Wholly Personalized Grace

In response to an Evangelical Christian friend who is thinking about joining the Orthodox Church, I wrote the following comment on wholly personalized grace.

The excessive personalization of grace is a pitfall in modernist interpretation of Scripture. There are philosophical reasons for this that may be traced to Descartes’ famous comment, “Cogito, ergo sum” (“I think, therefore I am”). The philosophical realist would say the opposite: “I am, therefore I think.” This may seem like a semantic debate, but it is critical I think in assessing how it is that modern Christianity has fallen so astray from the faith and practice of the early Church. Stated briefly, if we follow this modernist philosophical trend, and submit ontology (I am) to personal experience and apprehension (I think), then it is a small step to say that what is real to me is only what I know and what I experience. Grace then is wholly personalized, or it is nothing at all. This is the mindset then that leads us from the Apostolic Church to the modern day Evangelical or Charismatic Movements. The result is the fall of ecclesiastical form and discipline and then doctrinal error. Or to be more precise, it is the fall of an ecclesiastical form and discipline handed down over the centuries to one that is made up by an individual for his own psychological and emotional wants. When that happens, then doctrine also must conform to the individual’s personal desire. If “God the Father” does not fit with my feminist, post-modernist approach to life, a person might say, then “God the Father” must give way to “God the Mother” or perhaps “God the Undefined and Confused.” The conservative Evangelical or Charismatic may shudder at the thought, but his underlining philosophical conceits are exactly the same as those practiced by the post-modernist “Progressive Christian.”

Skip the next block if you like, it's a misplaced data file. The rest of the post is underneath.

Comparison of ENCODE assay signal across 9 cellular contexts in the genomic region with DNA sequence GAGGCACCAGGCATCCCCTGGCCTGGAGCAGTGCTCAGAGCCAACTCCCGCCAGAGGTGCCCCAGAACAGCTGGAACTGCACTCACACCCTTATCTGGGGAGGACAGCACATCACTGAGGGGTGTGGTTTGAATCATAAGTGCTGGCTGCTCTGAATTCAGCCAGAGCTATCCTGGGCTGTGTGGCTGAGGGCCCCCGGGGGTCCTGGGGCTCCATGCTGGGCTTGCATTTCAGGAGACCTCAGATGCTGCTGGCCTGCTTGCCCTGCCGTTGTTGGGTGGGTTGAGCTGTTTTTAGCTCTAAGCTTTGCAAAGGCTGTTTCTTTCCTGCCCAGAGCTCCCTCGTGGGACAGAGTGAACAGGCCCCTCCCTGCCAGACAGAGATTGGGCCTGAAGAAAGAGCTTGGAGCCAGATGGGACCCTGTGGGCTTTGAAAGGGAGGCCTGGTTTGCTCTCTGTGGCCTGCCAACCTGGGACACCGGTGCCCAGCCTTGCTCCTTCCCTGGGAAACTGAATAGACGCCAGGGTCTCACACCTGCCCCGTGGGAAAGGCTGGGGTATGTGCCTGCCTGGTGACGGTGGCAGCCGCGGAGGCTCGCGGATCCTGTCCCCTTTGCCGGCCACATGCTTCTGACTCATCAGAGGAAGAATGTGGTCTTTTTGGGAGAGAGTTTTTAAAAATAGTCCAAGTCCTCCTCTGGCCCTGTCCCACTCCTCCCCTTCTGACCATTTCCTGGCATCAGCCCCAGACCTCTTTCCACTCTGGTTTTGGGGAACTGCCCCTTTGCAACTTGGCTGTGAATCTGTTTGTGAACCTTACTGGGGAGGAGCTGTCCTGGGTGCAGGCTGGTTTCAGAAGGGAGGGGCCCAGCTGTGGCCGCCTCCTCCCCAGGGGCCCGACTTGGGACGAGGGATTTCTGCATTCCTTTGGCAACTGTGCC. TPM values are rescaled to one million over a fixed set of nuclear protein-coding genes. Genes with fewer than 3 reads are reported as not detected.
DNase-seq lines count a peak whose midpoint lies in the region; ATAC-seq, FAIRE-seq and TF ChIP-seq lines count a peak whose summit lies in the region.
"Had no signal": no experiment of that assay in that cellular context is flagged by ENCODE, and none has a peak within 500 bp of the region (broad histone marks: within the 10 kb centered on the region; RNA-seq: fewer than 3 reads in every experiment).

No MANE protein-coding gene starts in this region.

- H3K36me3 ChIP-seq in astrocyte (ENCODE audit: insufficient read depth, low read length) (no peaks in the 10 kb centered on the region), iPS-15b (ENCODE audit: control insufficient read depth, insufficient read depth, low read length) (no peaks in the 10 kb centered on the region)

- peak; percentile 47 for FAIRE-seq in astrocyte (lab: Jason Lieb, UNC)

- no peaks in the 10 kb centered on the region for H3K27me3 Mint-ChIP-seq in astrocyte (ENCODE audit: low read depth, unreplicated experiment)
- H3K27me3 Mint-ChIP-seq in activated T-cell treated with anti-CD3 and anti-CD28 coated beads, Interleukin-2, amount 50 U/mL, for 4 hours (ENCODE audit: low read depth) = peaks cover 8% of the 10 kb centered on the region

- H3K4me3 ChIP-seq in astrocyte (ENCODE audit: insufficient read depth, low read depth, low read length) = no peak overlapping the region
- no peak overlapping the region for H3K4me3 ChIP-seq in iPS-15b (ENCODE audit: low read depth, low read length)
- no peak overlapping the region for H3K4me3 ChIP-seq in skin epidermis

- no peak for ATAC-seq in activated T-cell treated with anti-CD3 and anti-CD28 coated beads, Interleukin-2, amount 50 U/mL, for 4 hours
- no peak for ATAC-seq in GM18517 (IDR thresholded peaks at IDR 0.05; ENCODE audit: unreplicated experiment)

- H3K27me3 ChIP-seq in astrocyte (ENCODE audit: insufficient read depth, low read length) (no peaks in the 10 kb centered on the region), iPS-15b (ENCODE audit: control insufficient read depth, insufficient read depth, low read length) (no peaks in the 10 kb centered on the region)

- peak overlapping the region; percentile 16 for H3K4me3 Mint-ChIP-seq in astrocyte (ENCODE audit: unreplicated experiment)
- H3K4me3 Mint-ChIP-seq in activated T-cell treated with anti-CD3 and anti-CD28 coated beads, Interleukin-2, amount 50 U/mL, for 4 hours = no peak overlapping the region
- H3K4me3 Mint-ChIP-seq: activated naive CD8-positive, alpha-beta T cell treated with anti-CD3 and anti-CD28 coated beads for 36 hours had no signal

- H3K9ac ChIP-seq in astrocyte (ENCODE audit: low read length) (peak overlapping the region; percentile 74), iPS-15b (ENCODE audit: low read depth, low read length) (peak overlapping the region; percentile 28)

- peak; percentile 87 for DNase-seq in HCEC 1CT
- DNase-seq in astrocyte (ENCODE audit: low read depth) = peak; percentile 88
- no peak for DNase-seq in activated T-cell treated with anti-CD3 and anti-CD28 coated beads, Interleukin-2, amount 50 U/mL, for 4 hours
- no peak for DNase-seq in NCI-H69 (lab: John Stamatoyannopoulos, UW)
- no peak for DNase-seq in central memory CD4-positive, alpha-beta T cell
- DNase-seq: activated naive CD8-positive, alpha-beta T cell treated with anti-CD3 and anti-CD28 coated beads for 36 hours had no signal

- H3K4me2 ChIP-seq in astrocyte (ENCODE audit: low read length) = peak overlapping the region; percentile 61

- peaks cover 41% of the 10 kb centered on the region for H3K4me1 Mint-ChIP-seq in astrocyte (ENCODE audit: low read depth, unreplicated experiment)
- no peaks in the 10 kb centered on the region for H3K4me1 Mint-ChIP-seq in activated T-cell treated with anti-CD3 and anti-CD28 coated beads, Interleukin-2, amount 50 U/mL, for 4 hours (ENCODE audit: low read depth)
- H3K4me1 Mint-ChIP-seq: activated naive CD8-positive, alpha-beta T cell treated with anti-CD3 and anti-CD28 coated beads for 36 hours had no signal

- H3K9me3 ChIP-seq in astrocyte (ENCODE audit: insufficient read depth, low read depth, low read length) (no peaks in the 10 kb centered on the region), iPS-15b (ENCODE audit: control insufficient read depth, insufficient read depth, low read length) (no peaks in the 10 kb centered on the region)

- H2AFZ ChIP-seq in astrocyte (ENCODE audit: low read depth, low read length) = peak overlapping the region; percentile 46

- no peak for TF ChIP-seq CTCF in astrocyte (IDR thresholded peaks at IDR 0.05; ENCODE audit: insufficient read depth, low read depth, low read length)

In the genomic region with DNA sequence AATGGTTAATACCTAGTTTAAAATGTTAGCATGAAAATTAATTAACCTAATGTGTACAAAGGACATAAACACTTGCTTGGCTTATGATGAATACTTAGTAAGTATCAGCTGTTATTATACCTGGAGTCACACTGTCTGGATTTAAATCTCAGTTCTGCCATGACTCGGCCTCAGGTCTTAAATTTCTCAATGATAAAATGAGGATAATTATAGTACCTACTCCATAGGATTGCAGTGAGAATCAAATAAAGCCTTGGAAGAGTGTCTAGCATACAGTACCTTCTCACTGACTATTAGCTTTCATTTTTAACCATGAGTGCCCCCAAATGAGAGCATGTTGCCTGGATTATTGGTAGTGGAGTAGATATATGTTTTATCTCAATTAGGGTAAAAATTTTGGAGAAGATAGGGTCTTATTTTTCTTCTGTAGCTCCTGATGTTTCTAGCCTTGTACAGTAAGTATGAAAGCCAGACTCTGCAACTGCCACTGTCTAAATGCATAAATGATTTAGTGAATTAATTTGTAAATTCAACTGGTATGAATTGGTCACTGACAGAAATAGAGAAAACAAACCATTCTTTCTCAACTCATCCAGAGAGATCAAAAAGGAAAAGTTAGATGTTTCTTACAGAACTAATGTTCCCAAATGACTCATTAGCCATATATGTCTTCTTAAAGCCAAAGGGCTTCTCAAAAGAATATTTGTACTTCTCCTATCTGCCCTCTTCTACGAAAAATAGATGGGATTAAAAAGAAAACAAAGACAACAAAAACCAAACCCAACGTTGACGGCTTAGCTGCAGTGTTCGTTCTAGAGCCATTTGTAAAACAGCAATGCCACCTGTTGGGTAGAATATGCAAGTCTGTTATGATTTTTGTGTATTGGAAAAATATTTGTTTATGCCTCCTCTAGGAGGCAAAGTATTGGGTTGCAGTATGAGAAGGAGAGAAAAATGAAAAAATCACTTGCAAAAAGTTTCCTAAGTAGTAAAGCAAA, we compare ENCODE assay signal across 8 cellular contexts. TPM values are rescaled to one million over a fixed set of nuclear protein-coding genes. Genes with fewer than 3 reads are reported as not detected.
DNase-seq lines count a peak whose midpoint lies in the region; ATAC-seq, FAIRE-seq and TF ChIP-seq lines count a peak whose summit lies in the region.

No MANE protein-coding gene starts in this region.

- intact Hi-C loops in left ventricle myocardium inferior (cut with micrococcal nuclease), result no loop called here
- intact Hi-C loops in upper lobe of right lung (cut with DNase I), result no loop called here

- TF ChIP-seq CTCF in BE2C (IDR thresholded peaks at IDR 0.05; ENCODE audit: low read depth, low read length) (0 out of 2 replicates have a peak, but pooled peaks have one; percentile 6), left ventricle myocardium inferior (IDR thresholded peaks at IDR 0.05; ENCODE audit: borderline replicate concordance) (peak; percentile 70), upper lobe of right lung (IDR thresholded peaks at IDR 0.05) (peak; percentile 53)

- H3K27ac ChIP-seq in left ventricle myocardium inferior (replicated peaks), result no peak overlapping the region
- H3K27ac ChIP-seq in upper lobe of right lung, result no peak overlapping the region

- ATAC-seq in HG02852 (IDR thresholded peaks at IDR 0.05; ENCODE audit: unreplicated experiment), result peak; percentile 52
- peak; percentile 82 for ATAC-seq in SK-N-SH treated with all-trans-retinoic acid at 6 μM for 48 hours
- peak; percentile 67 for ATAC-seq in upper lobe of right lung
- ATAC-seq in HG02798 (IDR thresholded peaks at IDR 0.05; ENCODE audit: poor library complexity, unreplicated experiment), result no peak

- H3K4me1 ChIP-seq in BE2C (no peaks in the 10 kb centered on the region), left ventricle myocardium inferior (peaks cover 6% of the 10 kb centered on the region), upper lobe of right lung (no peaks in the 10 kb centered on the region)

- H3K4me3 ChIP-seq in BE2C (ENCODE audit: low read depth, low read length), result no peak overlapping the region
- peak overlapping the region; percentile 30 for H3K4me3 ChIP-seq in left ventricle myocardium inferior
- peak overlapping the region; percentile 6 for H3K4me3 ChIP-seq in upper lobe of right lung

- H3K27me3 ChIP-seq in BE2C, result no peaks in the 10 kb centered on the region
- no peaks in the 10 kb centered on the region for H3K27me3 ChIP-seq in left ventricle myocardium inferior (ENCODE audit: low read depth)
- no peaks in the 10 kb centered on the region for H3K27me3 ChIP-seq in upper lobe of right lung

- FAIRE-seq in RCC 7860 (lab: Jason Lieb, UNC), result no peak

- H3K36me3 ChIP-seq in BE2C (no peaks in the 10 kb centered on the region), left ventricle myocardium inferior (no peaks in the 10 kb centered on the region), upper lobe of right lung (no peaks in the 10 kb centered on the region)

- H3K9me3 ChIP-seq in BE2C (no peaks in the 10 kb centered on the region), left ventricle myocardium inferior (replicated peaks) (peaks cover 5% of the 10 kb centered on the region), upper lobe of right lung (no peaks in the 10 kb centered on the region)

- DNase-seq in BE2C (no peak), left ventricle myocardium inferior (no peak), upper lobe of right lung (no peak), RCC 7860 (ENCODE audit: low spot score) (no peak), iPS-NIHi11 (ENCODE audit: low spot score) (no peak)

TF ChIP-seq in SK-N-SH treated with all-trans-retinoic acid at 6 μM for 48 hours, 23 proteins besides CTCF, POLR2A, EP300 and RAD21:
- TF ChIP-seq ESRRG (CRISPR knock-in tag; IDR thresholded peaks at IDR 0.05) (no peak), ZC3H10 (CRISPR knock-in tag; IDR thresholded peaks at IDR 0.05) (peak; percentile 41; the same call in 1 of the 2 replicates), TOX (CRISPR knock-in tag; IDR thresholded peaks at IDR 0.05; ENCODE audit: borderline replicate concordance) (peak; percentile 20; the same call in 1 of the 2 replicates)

The main problem with this loss of ecclesiastical form and discipline is that it runs contrary to what Christ Jesus did. As recounted clearly in the Gospels, Christ Jesus is establishing the Kingdom of God. Like any Kingdom, the Kingdom of God has an order and a form to it which taken together constitute a distinct polity. Before the Second Coming of Christ Jesus, the transitional expression of and also conduit to this Kingdom is the Church. This means that, like the Kingdom, the Church is meant to have a distinct order and form. We say that the Church therefore is ecclesiological and that the faithful interface with the Church (the Body of Christ, the Communion of the Saints, the mechanism of sacramental grace) in her unique ecclesiastical polity. After the Second Coming, the Church will be superseded by the New Jerusalem as described in the Revelation of Saint John the Divine. The New Jerusalem is also a society with a unique form and order. This emphasis on form and order makes sense given that God saves man so that man may worship Him “in holiness and righteousness all the days of our life” (Luke 1:75). Worship is liturgical. It is orderly, set in time, communal, hierarchical. It is the microcosm of the society of the faithful.

 
This is the main reason why when Christ Jesus heals the leper He tells him to go to the Temple and to make a gift as Moses commanded (Matthew 8:1-4).  Christ Jesus interfaces with the leper personally, but He instructs the leper to respond institutionally, ecclesiastically. He tells him to reaffirm to the Priest his obedience to the form and the order of the Temple worship as first commanded by Moses rather than calling attention to what Christ Jesus has done personally for him (“See thou tell no man”). Christ Jesus not only has healed the leper. He has invited him to be among the society of the faithful. That invitation is the true healing.